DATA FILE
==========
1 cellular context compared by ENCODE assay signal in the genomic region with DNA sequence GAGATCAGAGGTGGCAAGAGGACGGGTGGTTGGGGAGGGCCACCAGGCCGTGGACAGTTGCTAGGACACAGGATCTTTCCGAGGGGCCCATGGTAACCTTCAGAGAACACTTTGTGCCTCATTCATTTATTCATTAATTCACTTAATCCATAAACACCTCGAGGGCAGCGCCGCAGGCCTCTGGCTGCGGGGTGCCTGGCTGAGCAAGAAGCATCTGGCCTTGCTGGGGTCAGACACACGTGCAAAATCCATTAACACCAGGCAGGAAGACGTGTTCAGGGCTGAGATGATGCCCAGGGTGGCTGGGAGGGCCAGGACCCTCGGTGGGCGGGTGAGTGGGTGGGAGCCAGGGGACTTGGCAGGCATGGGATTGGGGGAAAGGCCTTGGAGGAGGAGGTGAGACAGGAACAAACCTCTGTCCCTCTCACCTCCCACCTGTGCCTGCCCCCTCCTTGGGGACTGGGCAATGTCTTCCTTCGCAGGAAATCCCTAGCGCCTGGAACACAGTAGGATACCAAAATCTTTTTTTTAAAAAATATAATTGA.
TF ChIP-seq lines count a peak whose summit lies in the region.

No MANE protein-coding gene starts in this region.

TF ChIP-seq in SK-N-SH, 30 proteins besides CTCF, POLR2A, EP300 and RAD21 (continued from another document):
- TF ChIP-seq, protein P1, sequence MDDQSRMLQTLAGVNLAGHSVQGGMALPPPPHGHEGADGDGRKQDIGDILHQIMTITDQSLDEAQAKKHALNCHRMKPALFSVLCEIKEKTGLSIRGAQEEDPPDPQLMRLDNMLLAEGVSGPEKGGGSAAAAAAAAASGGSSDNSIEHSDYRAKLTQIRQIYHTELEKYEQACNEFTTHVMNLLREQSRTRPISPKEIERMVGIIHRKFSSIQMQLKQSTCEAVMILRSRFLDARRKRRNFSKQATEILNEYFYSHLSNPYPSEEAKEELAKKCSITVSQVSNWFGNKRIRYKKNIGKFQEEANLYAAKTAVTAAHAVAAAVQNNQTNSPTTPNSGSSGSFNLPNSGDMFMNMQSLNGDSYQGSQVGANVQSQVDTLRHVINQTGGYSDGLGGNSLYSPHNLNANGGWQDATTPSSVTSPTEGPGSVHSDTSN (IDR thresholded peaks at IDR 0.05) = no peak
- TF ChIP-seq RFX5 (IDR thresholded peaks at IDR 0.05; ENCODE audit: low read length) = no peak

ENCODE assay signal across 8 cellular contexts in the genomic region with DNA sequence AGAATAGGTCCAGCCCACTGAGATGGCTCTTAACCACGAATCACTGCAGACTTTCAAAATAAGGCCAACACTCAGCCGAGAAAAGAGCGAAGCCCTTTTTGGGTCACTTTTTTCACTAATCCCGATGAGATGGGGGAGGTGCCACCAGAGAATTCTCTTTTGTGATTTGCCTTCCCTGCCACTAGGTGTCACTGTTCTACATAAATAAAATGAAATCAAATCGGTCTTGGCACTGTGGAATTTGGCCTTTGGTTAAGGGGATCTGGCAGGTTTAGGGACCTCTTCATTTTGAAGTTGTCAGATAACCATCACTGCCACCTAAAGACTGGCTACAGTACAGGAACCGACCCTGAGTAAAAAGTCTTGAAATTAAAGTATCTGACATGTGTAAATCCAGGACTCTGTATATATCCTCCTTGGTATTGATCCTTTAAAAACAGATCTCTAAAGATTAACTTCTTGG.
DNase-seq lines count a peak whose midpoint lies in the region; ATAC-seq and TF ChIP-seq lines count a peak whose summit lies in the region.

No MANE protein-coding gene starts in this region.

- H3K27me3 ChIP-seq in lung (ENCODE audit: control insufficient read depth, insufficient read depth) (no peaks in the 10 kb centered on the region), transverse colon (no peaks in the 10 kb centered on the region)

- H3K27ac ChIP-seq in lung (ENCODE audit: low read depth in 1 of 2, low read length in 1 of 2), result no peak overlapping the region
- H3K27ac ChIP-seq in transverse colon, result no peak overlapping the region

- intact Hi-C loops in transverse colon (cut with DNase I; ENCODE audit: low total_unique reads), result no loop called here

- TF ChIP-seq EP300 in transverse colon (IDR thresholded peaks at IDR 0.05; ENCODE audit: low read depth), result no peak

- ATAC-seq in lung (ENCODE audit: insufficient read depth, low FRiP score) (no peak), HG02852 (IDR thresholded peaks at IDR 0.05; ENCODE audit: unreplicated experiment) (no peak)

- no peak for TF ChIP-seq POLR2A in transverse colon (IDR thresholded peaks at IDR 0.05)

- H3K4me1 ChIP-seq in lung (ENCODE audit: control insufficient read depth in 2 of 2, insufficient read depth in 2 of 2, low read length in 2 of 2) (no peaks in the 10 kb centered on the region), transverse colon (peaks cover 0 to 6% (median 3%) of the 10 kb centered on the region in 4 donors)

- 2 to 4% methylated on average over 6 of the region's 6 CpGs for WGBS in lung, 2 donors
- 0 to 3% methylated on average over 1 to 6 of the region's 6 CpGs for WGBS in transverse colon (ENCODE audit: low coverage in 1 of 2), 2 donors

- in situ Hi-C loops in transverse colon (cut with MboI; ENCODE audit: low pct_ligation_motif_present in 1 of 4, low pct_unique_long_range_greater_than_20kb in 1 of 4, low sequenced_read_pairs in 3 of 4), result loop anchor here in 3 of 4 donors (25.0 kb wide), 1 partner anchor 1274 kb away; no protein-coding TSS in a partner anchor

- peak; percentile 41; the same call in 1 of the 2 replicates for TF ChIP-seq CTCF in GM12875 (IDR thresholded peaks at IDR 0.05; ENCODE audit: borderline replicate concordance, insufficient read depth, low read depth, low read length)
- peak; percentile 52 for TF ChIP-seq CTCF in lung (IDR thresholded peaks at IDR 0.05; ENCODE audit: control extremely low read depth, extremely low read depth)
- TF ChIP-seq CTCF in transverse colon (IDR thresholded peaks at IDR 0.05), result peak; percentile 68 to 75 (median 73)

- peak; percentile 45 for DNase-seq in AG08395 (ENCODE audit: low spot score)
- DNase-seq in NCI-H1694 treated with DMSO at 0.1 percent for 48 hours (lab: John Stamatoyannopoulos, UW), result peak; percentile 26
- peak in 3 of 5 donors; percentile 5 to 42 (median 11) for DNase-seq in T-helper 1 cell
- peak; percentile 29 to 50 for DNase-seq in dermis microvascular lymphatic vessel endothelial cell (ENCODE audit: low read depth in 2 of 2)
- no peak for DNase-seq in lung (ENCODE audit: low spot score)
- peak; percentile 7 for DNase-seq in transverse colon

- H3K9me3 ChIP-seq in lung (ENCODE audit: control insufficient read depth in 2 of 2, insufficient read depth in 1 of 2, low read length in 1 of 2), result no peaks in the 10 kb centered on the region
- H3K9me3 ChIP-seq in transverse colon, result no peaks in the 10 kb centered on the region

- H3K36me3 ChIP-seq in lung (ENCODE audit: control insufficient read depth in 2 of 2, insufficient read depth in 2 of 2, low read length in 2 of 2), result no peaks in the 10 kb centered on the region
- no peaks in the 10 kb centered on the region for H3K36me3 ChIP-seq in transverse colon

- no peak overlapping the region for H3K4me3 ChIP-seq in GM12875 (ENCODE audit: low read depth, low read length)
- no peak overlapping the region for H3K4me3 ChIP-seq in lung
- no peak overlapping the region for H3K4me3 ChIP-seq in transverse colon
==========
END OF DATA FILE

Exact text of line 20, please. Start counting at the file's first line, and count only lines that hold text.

- in situ Hi-C loops in transverse colon (cut with MboI; ENCODE audit: low pct_ligation_motif_present in 1 of 4, low pct_unique_long_range_greater_than_20kb in 1 of 4, low sequenced_read_pairs in 3 of 4), result loop anchor here in 3 of 4 donors (25.0 kb wide), 1 partner anchor 1274 kb away; no protein-coding TSS in a partner anchor